September remains in play for a Federal Reserve interest-rate increase after the U.S. added 215,000 jobs in July, extending progress that’s encouraged policy makers to move toward removing unprecedented monetary stimulus.
A measure of traders’ bets on a September rate hike rose to the highest level this year after a government report showed employment growth last month was in line with the 211,000 average monthly gain so far this year. The jobless rate held at 5.3 percent, average weekly hours inched up and the underemployment rate edged down. Another jobs report comes out Sept. 4, ahead of the Fed’s next meeting Sept. 16-17.
Fed officials are trying to decide whether the economy has enough momentum before increasing the benchmark borrowing cost for the first time since 2006. The statement from their July meeting showed that they believe an increase will be warranted once there has been “some further improvement in the labor market,” and the data probably meet that standard.
“The contours of this report are exactly what they’d want to see ahead of liftoff,” said Tom Porcelli, chief U.S. economist at RBC Capital Markets LLC in New York. He added that while one report won’t make the Fed’s decision, this sustains the trend policy makers are looking for. “This outcome is totally consistent with the notion that labor slack continues to diminish.”
Traders are pricing in a 58 percent probability that the Fed raises rates at the September meeting as of 11:16 a.m. New York time, based on the assumption that the effective federal funds rate will average 0.375 percent after liftoff. That compares with a 50 percent September probability priced in on Thursday.
The Fed is also looking for signs that inflation will strengthen toward its 2 percent target before it starts to increase rates. Policy makers’ preferred gauge has been below target for more than three years, climbing by 0.3 percent in the year through June.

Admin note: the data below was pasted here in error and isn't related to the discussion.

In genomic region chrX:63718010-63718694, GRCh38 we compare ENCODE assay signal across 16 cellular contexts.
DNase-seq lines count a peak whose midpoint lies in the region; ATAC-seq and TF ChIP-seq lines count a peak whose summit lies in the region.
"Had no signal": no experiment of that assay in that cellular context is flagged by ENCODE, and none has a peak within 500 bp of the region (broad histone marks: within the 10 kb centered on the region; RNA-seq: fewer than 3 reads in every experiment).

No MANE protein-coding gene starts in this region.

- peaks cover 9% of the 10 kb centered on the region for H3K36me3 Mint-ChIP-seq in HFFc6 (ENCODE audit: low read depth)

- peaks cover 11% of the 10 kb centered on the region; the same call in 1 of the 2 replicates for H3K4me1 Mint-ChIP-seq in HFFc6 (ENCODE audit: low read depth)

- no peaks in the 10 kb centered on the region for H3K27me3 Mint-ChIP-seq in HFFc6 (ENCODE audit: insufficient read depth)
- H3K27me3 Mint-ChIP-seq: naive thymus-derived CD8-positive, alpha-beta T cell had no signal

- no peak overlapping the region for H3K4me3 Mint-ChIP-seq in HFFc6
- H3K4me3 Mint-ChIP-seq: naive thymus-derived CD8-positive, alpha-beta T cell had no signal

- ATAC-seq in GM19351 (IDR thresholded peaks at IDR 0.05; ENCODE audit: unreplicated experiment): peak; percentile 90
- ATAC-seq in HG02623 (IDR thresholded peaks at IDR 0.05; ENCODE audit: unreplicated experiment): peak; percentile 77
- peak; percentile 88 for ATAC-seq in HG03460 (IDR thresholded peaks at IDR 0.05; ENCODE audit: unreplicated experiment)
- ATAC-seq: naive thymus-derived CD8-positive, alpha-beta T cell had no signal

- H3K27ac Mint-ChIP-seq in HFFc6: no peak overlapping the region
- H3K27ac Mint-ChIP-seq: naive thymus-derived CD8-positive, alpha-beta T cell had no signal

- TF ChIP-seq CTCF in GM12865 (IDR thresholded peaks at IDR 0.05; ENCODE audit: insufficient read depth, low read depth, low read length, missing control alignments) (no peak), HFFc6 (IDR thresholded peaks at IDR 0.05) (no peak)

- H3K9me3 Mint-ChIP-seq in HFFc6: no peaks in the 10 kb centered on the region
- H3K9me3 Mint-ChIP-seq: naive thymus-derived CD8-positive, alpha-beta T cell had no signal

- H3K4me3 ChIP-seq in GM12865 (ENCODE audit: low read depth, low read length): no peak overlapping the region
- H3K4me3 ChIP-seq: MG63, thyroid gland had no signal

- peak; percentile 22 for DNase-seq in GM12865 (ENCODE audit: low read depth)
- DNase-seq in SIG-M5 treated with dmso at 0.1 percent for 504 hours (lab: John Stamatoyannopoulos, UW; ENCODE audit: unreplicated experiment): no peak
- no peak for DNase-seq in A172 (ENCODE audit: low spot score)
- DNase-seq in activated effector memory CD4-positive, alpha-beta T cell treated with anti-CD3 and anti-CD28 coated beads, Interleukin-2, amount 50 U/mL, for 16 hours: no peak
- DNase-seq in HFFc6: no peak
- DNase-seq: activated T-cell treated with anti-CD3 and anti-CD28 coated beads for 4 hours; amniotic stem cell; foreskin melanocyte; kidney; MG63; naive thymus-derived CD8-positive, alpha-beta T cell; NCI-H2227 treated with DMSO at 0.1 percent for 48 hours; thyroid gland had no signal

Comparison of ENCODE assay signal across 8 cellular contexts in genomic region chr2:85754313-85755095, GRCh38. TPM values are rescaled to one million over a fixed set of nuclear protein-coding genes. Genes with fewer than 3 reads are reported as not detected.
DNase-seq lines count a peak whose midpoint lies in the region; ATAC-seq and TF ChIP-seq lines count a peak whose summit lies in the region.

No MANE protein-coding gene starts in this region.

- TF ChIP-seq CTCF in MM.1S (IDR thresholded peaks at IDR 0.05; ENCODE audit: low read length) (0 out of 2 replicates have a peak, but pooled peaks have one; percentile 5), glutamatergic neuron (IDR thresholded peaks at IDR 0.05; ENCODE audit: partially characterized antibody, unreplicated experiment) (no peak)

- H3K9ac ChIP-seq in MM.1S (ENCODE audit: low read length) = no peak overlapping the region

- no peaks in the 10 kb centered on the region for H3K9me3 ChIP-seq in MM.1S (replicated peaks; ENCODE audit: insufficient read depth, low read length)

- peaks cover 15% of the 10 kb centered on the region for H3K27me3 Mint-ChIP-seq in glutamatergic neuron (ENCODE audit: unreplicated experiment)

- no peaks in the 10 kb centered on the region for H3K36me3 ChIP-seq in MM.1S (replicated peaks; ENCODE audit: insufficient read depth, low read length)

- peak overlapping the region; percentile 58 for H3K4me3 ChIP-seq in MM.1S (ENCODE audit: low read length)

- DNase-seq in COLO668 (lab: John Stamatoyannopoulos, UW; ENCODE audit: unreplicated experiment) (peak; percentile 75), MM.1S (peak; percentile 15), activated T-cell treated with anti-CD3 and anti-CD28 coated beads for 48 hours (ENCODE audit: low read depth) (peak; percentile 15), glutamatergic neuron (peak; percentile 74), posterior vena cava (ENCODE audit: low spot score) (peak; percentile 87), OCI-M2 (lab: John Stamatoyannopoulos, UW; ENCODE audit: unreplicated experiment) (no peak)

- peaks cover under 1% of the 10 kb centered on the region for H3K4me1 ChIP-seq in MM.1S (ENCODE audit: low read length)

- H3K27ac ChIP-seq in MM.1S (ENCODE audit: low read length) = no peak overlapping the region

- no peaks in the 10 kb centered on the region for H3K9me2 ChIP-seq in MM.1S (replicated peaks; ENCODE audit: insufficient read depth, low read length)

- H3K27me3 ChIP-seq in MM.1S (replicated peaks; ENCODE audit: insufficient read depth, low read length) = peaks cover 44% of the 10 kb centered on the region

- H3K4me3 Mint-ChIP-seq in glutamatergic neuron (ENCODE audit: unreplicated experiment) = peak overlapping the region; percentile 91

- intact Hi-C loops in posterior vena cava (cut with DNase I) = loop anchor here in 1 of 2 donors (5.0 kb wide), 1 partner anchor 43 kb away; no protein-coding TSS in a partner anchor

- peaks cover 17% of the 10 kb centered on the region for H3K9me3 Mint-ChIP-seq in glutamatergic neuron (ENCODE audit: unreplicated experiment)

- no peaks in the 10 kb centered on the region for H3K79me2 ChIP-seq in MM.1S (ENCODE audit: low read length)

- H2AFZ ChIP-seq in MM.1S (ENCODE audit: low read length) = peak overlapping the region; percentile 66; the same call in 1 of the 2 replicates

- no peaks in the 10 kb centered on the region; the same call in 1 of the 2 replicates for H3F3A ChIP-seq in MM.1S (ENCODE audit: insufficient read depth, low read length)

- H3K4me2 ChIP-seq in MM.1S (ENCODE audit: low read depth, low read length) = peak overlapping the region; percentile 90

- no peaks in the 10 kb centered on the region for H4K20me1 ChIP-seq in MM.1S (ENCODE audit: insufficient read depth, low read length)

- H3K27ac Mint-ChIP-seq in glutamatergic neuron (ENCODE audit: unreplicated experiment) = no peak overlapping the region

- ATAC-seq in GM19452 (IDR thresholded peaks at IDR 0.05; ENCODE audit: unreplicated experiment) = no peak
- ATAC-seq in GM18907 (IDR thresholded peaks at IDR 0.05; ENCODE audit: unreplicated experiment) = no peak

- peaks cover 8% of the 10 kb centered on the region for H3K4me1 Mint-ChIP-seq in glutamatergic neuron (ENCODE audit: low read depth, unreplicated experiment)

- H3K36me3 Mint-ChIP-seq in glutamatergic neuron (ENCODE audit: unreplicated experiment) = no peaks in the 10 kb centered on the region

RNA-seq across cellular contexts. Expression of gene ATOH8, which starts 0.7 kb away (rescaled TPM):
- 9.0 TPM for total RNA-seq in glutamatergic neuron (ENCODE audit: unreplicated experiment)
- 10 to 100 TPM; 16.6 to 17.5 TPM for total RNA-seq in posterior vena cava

Fed Chair Janet Yellen has said an increase will probably be appropriate this year if the data evolve as expected. The remaining meetings of the Federal Open Market Committee take place in September, October and December, though the October gathering isn’t followed by a Yellen press conference. She has said a policy move is possible at any FOMC meeting.
Governor Jerome Powell, speaking on CNBC earlier this week, said he’ll be especially attuned to employment data before the next meeting as he works to decide when a rate increase is warranted.
Dennis Lockhart, president of the Atlanta Fed and a voting member of the FOMC this year, told the Wall Street Journal in a story published Tuesday that it would take a significant deterioration in the data to convince him not to begin in September.
St. Louis Fed President James Bullard told the Journal last week that “we are in good shape” for a rate increase next month. Bullard votes on policy in 2016.
Friday’s report “meets the criteria for ‘some further improvement’ in labor market conditions and thus will keep the Fed in play in September,” Michelle Girard, chief U.S. economist at RBS Securities Inc. in Stamford, Connecticut, wrote in a note following the report. “The numbers are not strong enough to end the debate, but we remain comfortable with our view that they will take action at that time.”
Given that Friday’s employment report met expectations, it would take a major slowdown in hiring in August to derail the Fed, said Guy Lebas, managing director at Janney Montgomery Scott LLC in Philadelphia.
“We’re still on target for slow economic growth, decent job growth, stabilizing inflation, and a slowly normalizing Fed,” he said, adding that an August gain of less than 150,000 could take next month off the table for liftoff, if paired with a deterioration in wages.